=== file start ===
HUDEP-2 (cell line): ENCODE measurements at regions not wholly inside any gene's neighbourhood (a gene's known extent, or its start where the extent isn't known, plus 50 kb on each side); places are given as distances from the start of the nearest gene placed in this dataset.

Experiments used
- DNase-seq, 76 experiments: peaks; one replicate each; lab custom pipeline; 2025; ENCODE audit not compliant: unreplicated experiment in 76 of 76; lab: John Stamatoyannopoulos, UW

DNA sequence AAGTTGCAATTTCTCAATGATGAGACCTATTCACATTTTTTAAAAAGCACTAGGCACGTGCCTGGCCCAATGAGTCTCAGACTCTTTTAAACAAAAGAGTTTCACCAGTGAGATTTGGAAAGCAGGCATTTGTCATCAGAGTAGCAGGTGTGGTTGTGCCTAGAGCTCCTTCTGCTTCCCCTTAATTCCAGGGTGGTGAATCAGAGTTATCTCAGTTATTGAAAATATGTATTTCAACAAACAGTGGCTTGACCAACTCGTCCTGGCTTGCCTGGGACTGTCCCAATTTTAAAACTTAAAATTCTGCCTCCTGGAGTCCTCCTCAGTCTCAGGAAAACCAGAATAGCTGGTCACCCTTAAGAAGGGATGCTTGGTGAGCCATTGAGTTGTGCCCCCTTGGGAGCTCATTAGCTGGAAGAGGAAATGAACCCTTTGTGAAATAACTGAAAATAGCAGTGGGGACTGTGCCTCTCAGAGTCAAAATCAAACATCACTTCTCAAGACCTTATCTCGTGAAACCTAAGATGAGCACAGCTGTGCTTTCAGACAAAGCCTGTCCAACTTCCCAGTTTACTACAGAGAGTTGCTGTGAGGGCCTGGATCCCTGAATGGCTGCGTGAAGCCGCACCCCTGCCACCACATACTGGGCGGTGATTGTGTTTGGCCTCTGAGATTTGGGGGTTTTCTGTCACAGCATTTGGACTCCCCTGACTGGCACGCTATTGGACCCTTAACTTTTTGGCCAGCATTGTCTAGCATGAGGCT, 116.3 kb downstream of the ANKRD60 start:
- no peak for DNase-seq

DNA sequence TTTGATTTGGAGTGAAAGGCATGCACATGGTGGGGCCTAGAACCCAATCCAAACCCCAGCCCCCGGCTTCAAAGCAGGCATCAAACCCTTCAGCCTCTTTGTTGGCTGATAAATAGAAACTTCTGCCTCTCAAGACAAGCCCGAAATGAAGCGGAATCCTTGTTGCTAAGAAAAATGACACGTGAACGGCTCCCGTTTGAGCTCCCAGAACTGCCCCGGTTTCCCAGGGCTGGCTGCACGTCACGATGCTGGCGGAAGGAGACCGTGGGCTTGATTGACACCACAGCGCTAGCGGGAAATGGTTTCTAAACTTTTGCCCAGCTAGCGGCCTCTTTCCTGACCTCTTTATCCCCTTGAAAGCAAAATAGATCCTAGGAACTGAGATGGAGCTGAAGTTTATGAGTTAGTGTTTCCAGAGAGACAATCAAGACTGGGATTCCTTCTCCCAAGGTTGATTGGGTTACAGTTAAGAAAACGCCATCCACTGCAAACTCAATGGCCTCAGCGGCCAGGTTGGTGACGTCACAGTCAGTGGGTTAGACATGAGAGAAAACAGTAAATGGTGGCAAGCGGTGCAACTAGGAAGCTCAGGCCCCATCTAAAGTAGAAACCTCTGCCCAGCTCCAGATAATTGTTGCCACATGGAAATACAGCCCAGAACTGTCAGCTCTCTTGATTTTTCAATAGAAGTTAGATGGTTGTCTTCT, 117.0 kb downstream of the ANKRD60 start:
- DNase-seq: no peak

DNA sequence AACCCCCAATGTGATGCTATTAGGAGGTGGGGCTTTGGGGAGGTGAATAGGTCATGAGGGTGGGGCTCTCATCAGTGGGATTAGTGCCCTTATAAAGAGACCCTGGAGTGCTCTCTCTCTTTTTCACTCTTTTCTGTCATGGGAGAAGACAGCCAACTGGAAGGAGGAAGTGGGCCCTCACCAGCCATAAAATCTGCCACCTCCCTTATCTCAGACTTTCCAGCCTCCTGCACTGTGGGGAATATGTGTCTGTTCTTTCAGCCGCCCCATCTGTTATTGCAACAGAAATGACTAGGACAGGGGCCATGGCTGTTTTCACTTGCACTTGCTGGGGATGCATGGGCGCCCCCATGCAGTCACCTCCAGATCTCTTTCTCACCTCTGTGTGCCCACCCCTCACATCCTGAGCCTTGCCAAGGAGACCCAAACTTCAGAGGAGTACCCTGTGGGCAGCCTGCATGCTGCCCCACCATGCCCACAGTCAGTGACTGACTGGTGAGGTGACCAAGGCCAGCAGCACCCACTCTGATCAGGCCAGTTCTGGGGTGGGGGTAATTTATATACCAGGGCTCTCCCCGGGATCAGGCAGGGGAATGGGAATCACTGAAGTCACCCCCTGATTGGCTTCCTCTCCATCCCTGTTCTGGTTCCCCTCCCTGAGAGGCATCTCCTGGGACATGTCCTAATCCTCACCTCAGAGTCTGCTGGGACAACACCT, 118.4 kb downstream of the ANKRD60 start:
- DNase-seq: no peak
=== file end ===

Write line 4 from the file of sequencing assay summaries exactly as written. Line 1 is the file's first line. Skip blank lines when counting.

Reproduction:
DNA sequence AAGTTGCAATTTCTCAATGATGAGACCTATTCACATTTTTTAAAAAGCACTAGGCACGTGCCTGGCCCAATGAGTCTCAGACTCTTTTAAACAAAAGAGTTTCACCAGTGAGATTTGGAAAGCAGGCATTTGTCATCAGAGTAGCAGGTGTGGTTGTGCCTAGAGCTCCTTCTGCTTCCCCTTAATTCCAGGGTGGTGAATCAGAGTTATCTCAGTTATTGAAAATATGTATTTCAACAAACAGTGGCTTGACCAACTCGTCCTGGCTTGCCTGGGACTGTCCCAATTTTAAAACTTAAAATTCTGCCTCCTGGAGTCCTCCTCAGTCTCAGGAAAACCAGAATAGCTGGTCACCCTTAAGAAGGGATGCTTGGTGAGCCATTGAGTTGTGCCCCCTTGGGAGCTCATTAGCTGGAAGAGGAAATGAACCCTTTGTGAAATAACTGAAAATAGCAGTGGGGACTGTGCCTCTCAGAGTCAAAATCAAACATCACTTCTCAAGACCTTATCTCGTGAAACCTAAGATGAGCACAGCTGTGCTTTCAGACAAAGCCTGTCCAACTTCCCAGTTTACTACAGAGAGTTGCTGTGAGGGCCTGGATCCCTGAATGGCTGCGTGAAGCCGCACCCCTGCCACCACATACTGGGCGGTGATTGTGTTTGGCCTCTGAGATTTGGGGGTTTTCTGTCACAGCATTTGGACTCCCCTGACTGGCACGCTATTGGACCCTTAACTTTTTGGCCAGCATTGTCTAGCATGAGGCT, 116.3 kb downstream of the ANKRD60 start: